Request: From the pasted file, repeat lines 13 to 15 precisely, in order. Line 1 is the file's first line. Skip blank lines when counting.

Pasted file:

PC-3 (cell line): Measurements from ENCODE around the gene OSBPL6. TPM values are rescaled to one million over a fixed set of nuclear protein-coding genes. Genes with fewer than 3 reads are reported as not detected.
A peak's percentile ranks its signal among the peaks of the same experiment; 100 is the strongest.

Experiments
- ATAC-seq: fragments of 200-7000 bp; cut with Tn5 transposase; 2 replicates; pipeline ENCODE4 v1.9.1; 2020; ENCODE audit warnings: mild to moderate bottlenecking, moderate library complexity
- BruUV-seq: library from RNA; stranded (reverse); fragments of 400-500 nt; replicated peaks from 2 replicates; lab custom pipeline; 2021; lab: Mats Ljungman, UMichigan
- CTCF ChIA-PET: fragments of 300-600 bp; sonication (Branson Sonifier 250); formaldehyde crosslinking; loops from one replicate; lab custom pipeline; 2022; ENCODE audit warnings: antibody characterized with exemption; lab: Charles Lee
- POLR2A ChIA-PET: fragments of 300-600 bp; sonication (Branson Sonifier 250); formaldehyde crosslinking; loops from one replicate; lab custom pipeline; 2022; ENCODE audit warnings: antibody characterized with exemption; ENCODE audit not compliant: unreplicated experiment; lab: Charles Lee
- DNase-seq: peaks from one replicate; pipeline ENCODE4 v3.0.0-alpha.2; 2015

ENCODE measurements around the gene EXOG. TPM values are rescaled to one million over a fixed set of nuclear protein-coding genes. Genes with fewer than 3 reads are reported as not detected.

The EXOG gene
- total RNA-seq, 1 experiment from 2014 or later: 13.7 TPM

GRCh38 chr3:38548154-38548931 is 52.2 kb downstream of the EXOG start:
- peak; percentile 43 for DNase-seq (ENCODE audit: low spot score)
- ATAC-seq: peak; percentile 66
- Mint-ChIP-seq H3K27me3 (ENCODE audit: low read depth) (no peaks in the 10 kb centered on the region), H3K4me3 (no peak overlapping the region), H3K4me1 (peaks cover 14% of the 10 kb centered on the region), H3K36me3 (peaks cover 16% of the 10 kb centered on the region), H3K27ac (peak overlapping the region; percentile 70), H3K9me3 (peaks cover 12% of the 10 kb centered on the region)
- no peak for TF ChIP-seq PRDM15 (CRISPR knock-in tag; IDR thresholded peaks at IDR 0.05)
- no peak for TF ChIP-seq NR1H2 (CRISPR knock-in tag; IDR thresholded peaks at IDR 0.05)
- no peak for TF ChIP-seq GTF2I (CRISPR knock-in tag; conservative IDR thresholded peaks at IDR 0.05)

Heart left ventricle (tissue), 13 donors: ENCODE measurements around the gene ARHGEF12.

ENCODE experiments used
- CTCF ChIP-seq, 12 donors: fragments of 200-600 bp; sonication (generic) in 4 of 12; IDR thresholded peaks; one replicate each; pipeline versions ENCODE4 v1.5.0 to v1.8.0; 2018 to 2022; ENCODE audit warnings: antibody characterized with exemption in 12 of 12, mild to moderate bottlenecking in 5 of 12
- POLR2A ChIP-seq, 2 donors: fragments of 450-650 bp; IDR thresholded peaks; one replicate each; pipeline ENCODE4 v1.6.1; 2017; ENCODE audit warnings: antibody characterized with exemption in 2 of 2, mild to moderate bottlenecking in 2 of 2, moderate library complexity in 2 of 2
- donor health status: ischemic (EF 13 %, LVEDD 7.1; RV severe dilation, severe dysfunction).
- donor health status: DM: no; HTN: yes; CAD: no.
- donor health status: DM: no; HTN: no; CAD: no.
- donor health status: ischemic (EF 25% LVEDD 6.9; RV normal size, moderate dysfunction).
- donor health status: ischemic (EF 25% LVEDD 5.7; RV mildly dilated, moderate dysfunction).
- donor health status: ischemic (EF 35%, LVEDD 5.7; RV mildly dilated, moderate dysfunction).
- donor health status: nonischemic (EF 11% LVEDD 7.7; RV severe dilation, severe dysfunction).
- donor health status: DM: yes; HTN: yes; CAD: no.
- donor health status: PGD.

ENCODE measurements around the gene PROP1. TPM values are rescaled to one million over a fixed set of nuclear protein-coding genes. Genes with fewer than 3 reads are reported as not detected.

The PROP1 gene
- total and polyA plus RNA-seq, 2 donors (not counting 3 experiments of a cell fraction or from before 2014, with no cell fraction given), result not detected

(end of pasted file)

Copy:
- peak; percentile 43 for DNase-seq (ENCODE audit: low spot score)
- ATAC-seq: peak; percentile 66
- Mint-ChIP-seq H3K27me3 (ENCODE audit: low read depth) (no peaks in the 10 kb centered on the region), H3K4me3 (no peak overlapping the region), H3K4me1 (peaks cover 14% of the 10 kb centered on the region), H3K36me3 (peaks cover 16% of the 10 kb centered on the region), H3K27ac (peak overlapping the region; percentile 70), H3K9me3 (peaks cover 12% of the 10 kb centered on the region)